Couldn't find what you looking for?


Table of Contents

Many studies show the importance of breastfeeding for brain development in infants. Dietary intake of essential fats is beneficial for the prevention and management of mental disorders.

Fat may have a terrible reputation right now, but we need essential fats for normal functioning and optimal health. Since the human body can’t produce a number of fats, we have to get them from dietary sources. Essential fats include two fatty acids, linoleic acid and alpha-linolenic acid, which are both omega-6 fatty acids. Under certain circumstances (for example in some diseases), some fatty acids like DHA (docosahexaenoic acid) and gamma-linoleic acid may become essential.

About 60 percent of the brain contains fats, making essential fats are a substantial part of the brain structure. As messengers, they are needed for production and appropriate function of neurotransmitters and for the regular function of the immune system. A long-term low fat diet in certain periods of life can result in cognitive malfunction and brain diseases. At the age of six, most parts of the brain are entirely developed, so essential fats play the most important role in brain growth during the fetal and postnatal period.

Many studies have proven that appropriate diet or supplementation with essential fats has positive effects on the human brain health and function.

Breastfeeding Linked To Higher IQ Because Of The Fat In Human Milk?

Human milk contains large amounts of saturated fatty acids that are needed for the brain’s function and growth, and many studies suggest that prolonged breastfeeding can help the development of the brain. Fatty acids from breast milk are essential for the production of myelin, the protective material on the neurons axons. Brain tissue analysis shows higher levels of DHA in breastfed babies, hence many scientists call DHA a “smart fat”. 

Breast milk also contains enzymes and hormones which are needed for neural development during infancy.

One recent study from Brazil, published in The Lancet Global Health, shows a significant association between the duration of breastfeeding and IQ. This study began in 1982 and was conducted on a cohort of 5914 neonates, for whom the information about breastfeeding was collected in early childhood. After 30 years, in June 2012, 3493 of these participants were available to continue the study. The study proved that those participants who were breastfed for one year or more, compared to the participants who were breastfed for less than one month, had higher intelligence quotient scores, a higher level of education and higher incomes.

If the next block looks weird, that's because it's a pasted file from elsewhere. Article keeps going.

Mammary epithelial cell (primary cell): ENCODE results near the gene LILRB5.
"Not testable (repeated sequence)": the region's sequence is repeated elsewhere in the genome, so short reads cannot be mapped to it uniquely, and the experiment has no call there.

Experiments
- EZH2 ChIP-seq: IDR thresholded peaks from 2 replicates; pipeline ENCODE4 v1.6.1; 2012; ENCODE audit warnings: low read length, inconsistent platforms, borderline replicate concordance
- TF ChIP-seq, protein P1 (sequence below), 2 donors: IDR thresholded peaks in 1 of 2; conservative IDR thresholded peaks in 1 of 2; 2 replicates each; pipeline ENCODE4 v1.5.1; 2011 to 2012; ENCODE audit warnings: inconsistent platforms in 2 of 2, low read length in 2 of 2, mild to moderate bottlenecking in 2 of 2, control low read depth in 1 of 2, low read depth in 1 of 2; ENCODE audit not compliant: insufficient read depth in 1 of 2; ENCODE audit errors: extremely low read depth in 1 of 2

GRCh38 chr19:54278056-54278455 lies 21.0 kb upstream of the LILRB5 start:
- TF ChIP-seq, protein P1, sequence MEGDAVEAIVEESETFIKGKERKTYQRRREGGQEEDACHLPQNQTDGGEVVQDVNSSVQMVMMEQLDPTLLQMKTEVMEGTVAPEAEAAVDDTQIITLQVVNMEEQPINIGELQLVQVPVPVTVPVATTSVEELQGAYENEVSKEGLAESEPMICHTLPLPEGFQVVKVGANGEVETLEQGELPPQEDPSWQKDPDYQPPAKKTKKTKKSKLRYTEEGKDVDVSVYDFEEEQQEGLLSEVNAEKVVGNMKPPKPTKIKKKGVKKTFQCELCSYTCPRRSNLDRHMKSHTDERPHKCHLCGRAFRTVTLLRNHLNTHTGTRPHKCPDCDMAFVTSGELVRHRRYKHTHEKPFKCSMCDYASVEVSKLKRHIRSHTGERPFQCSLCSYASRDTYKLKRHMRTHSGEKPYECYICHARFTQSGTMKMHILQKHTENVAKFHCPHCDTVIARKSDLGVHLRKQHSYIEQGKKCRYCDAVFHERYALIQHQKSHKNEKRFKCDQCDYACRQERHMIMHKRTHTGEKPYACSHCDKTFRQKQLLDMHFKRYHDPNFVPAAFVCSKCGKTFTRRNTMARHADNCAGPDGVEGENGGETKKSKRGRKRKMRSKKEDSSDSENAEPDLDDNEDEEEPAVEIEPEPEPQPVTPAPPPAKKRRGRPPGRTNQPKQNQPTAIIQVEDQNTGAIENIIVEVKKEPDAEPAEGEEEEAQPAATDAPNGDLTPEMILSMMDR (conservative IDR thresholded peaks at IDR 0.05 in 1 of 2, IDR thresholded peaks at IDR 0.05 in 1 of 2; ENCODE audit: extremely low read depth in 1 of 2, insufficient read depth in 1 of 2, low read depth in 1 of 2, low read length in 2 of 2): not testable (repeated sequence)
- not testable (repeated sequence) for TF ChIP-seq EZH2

A meta-analysis of 14 observational studies and two randomized trials from Belarus and the UK also demonstrated that longer breastfeeding increases intelligence at a later age.

A Lack Of Omega-3 Fatty Acids Increases The Risk Of Alzheimer's Disease?

Docosahexaenoic acid (DHA) is a long-chain omega-3 fatty acid required for normal brain function. Fatty fish, like mackerel, salmon and tuna, contain high levels of DHA. At lower levels, DHA can be found in meat and eggs. DHA deficiency is associated with deficits in memory and learning. Many studies showed that reduced dietary intake of DHA is an etiologic factor for Alzheimer's disease and similar types of dementia. With aging, and especially among patients with Alzheimer disease, DHA levels in the brain tend to decrease, which suggests that a drop in DHA levels could contribute to the deterioration of memory and other cognitive functions.

Biological studies and experiments on animal models suggest that omega-3 fatty acids play a role in primary prevention of cognitive decline by improving the blood flow, decreasing inflammation and/or reducing the amyloid-β pathology.
Continue reading after recommendations

  • Cesar G Victora, Bernardo Lessa Horta, Christian Loret de Mola et al. (2015) Association between breastfeeding and intelligence, educational attainment, and income at 30 years of age: a prospective birth cohort study from Brazil. The Lancet Global Health 3, e199–e205
  • Chang CY, Ke DS, Chen JY (2009). Essential fatty acids and human brain. Acta Neurologica Taiwanica 18(4):231-41
  • Horrocks LA, Yeo YK. (1999). Health benefits of docosahexaenoic acid (DHA). Pharmacological Research: the official journal of the Italian Pharmacological Society 40(3):211-25
  • Emsley R, Oosthuizen P, van Rensburg SJ (2003). Clinical potential of omega-3 fatty acids in the treatment of schizophrenia. CNS Drugs. 17(15):1081-91.
  • Photo courtesy of Jenny Downing via Flickr:
  • Photo courtesy of aresauburn™ via Flickr:

Your thoughts on this

User avatar Guest